Former Obama advisor Ben Rhodes also took to Twitter to say:

The Washington Post cited intelligence officials who opined they felt it unlikely that the Trump Tower offices had been wiretapped:

Some current and former intelligence officials cast doubt on Trump’s assertion.

“It’s highly unlikely there was a wiretap,” said one former senior intelligence official familiar with surveillance law who spoke candidly on the condition of anonymity. The former official continued: “It seems unthinkable. If that were the case by some chance, that means that a federal judge would have found that there was either probable cause that he had committed a crime or was an agent of a foreign power.”

A wiretap cannot be directed at a U.S. facility, the official said, without finding probable cause that the phone lines or Internet addresses were being used by agents of a foreign power — or by someone spying for or acting on behalf of a foreign government. “You can’t just go around and tap buildings,” the official said.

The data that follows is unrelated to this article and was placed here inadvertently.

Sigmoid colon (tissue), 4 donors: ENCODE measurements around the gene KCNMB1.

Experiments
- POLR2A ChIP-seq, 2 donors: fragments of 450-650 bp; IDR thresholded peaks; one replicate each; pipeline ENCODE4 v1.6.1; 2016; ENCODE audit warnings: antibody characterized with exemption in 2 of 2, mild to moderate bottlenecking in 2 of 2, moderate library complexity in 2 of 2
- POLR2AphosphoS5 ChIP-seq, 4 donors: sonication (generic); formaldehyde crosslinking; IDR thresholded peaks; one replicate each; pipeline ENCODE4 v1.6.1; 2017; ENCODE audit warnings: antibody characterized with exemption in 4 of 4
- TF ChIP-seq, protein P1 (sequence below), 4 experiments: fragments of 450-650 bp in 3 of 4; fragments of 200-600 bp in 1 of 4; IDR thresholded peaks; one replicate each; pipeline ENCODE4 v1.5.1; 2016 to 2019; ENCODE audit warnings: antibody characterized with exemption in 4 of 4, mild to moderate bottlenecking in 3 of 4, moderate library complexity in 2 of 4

The Los Angeles Times also noted that:

It would be highly unusual for a sitting president to be aware of such [surveillance] requests. By blaming Obama directly, Trump accused the former president of reaching into a federal investigation and signing off on an illegal wiretap, which is a felony.

If federal investigators did monitor Trump’s phones or computers lawfully, a court would have demanded information about potential criminal misconduct or unlawful foreign contacts. Such investigations are closely held and rarely, if ever, shared with the White House.